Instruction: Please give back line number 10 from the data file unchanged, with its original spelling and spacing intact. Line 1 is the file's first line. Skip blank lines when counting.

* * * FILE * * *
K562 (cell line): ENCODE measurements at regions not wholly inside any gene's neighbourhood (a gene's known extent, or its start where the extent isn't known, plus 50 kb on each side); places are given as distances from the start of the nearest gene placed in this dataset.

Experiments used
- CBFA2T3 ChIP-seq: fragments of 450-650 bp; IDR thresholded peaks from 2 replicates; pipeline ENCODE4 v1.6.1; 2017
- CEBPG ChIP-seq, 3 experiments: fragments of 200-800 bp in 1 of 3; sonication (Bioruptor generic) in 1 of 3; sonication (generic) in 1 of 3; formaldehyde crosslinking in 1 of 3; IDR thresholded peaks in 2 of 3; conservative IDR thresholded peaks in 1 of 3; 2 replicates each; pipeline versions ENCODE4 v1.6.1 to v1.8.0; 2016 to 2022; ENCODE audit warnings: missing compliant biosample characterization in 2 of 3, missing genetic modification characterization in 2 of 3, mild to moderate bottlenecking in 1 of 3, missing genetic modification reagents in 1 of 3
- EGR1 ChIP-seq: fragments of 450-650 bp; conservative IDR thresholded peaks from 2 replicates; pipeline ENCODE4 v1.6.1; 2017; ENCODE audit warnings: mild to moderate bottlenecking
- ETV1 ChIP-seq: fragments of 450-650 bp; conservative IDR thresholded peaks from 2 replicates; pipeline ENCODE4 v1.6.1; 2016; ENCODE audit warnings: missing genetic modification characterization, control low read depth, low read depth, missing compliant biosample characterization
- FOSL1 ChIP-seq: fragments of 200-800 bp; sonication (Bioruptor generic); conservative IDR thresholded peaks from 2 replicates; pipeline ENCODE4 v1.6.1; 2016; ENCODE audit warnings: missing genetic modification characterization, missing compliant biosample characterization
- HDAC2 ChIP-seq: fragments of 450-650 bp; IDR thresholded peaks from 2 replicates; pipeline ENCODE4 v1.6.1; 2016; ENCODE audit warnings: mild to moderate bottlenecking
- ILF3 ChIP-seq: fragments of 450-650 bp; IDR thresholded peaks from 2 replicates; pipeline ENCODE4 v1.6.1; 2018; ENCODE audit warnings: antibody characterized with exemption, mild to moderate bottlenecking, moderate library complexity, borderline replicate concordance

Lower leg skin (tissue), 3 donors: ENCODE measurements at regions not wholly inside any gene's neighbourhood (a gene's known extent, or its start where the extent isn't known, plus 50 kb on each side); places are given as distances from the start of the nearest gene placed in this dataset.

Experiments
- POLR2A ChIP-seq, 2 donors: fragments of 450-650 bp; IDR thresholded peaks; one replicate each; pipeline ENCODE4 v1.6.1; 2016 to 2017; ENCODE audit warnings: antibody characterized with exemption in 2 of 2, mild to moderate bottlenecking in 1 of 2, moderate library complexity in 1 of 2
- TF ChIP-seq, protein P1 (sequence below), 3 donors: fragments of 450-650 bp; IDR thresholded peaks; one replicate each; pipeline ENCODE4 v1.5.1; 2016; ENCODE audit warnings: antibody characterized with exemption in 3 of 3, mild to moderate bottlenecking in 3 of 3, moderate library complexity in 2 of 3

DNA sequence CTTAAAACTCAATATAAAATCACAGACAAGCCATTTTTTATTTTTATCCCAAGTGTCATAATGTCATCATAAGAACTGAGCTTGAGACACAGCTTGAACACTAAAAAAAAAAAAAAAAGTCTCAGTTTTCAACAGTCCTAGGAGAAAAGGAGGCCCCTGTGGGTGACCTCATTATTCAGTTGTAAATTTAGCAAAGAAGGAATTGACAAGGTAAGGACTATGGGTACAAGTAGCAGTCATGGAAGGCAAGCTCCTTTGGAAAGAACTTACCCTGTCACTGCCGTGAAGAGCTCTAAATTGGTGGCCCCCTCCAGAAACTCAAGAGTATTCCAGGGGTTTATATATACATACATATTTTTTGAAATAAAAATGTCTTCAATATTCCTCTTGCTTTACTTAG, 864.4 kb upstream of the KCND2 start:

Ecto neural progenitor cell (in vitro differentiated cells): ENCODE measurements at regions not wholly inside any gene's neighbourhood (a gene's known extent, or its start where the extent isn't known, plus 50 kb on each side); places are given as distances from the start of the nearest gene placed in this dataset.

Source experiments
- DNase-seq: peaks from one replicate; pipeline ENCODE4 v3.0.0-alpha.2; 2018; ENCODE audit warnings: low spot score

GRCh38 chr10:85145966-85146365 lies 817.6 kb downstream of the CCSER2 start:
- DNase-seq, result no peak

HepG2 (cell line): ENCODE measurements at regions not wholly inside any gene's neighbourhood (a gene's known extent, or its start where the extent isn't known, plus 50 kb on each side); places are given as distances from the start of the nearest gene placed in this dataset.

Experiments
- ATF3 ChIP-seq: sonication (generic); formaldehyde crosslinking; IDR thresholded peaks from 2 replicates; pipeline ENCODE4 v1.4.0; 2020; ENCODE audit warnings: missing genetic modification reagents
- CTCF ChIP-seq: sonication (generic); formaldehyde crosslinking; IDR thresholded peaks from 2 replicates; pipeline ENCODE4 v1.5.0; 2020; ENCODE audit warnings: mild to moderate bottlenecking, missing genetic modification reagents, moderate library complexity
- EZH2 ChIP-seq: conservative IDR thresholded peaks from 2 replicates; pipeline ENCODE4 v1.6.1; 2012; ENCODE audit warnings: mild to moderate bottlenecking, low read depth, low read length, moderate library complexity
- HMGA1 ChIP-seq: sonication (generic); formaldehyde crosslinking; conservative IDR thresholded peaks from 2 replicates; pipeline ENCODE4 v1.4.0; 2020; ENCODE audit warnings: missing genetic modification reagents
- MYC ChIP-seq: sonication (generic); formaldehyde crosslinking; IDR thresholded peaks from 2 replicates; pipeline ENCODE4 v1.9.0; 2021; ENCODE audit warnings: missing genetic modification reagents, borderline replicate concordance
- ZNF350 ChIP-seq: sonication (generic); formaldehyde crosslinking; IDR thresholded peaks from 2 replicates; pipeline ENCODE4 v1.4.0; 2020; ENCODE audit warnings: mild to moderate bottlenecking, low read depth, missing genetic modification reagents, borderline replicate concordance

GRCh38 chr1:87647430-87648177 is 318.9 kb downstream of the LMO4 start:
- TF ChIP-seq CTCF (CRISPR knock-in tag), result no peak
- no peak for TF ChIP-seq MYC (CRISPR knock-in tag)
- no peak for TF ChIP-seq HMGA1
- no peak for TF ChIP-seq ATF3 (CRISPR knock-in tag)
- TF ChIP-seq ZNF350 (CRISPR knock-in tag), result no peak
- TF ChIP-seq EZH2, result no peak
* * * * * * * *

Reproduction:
Lower leg skin (tissue), 3 donors: ENCODE measurements at regions not wholly inside any gene's neighbourhood (a gene's known extent, or its start where the extent isn't known, plus 50 kb on each side); places are given as distances from the start of the nearest gene placed in this dataset.